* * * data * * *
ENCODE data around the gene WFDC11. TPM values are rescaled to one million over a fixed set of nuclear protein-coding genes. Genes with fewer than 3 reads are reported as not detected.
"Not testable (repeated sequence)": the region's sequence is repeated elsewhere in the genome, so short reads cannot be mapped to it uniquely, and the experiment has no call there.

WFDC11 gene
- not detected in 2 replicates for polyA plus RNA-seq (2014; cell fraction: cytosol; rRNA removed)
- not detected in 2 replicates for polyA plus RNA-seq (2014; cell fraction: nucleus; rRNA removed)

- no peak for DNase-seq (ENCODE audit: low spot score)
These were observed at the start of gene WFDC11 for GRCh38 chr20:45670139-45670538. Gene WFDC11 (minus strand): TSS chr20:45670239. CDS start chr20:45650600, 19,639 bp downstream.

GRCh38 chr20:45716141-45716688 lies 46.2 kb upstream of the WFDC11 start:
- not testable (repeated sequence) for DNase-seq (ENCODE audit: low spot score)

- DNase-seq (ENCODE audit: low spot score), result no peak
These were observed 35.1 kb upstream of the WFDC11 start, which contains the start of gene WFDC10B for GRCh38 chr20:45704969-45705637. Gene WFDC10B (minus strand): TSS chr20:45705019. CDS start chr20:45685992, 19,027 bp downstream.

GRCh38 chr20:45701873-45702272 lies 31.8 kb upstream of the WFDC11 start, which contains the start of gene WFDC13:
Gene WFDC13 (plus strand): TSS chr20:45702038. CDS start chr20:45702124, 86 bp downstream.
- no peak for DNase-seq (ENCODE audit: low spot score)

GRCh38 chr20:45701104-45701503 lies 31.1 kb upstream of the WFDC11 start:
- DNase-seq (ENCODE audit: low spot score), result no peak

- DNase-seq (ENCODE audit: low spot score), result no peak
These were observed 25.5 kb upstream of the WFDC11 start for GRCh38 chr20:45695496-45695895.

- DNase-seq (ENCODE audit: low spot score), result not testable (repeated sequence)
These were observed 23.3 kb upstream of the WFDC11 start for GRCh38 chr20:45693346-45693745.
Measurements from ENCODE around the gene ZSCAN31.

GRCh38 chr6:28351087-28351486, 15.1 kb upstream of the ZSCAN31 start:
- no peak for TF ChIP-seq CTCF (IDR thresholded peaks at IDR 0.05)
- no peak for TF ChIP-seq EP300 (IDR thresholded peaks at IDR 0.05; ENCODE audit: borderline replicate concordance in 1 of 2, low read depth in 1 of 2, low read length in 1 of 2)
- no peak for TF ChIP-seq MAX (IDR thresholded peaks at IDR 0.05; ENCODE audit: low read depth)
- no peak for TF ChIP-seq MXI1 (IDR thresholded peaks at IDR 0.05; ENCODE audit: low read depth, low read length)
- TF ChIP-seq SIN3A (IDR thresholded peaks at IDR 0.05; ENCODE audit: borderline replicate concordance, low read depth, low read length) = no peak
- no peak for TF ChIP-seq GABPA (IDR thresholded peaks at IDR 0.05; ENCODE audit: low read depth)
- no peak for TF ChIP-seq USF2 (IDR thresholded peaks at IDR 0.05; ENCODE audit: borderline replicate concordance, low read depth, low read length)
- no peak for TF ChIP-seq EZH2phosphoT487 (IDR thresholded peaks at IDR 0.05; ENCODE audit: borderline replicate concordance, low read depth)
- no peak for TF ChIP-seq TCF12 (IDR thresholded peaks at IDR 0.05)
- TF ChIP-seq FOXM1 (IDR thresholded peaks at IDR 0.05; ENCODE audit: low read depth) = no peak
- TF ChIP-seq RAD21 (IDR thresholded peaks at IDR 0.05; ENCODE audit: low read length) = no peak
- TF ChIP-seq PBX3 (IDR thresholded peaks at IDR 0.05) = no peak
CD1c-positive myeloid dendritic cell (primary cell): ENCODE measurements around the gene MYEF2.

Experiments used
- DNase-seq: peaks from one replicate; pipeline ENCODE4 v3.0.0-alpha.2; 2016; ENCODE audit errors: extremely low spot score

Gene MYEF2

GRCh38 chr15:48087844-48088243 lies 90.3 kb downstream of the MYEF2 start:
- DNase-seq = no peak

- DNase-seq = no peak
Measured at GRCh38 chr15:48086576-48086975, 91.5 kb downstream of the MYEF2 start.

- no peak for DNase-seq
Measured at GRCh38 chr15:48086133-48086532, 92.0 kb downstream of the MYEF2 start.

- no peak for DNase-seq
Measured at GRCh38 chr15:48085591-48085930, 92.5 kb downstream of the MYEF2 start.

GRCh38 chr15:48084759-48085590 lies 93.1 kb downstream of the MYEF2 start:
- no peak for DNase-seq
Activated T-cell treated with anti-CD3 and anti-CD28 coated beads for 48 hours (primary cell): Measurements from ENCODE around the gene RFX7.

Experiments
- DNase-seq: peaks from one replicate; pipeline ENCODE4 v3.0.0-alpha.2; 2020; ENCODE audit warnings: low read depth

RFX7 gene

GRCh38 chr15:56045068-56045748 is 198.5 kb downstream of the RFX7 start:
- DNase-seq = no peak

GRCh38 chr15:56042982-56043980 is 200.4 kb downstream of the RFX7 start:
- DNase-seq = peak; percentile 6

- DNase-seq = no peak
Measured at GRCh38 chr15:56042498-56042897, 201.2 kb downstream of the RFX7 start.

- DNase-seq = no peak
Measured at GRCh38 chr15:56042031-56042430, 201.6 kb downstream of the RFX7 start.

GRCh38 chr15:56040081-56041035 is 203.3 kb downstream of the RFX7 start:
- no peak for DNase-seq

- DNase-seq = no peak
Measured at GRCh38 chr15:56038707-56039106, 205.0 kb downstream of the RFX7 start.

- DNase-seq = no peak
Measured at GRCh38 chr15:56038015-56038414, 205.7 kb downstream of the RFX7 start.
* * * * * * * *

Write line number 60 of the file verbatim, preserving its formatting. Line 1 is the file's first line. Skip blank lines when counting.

Measured at GRCh38 chr15:56042031-56042430, 201.6 kb downstream of the RFX7 start.